Bull Trout

March 1, 2019

Bull trout have always been important to Kalispel families, who specialized in harvesting and processing them for their extremely high food value. Like all salmonids, bull trout have a fleshy adipose fin located between the dorsal fin and the slightly forked caudal fin (tail). Their backs and sides are typically olive-green/brown with small light cream to crimson colored spots. The belly is often pale yellow or white. The pectoral, pelvic, and anal fins have a white leading edge and the dorsal fin lacks markings, appearing opaque.

Historically abundant in the Pend Oreille River, adult bull trout would migrate out of Lake Pend Oreille and then swim into tributary streams to spawn, with the progeny eventually returning to the lake. This migration pattern was, however, eliminated with the construction of Albeni Falls Dam in 1952 just upstream of the Idaho-Washington state-line. The abundance of bull trout is currently very low in the Pend Oreille watershed; they are now listed as “threatened’ under the U.S. Endangered Species Act.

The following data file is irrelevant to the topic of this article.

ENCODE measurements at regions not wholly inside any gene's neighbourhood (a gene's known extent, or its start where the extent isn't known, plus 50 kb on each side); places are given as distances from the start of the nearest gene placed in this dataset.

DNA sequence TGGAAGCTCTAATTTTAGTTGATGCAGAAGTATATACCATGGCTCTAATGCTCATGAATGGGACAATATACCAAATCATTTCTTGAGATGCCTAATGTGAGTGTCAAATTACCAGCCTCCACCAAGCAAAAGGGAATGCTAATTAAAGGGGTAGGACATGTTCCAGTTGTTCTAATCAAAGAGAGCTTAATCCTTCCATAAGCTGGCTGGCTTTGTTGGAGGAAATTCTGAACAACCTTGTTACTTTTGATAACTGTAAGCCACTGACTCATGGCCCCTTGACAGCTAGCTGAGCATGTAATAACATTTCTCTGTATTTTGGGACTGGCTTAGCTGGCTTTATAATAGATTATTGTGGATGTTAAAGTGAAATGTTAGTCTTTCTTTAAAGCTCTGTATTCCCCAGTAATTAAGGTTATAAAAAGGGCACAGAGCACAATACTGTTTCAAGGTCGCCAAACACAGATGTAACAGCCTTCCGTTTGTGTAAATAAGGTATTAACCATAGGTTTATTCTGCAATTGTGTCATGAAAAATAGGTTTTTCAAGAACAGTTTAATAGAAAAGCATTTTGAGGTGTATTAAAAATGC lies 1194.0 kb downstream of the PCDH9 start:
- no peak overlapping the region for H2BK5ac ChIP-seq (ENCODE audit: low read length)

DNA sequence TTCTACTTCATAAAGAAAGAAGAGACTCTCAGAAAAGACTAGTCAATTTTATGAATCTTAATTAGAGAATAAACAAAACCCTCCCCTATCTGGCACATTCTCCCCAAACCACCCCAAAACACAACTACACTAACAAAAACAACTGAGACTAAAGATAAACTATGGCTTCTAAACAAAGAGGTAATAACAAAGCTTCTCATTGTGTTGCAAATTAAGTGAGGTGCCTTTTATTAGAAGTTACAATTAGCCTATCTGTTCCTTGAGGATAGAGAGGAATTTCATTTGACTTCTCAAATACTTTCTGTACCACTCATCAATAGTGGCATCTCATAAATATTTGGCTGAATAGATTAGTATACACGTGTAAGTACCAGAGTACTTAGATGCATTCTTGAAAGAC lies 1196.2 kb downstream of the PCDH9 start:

Several factors have contributed to their decline in the Pend Oreille River: habitat degradation on the river and within the tributaries; human-made fish passage barriers into tributaries to the Pend Oreille River; non-native fish species introductions and management (eastern brook trout, brown trout, rainbow trout); and the construction and operation of three hydroelectric facilities on the main stem of the Pend Oreille River. Since bull trout are extremely sensitive to environmental disturbance, they are an indicator species for environmental change.

Bull trout and the habitat that historically sustained them are just as important to the Kalispel Tribe today as they once were.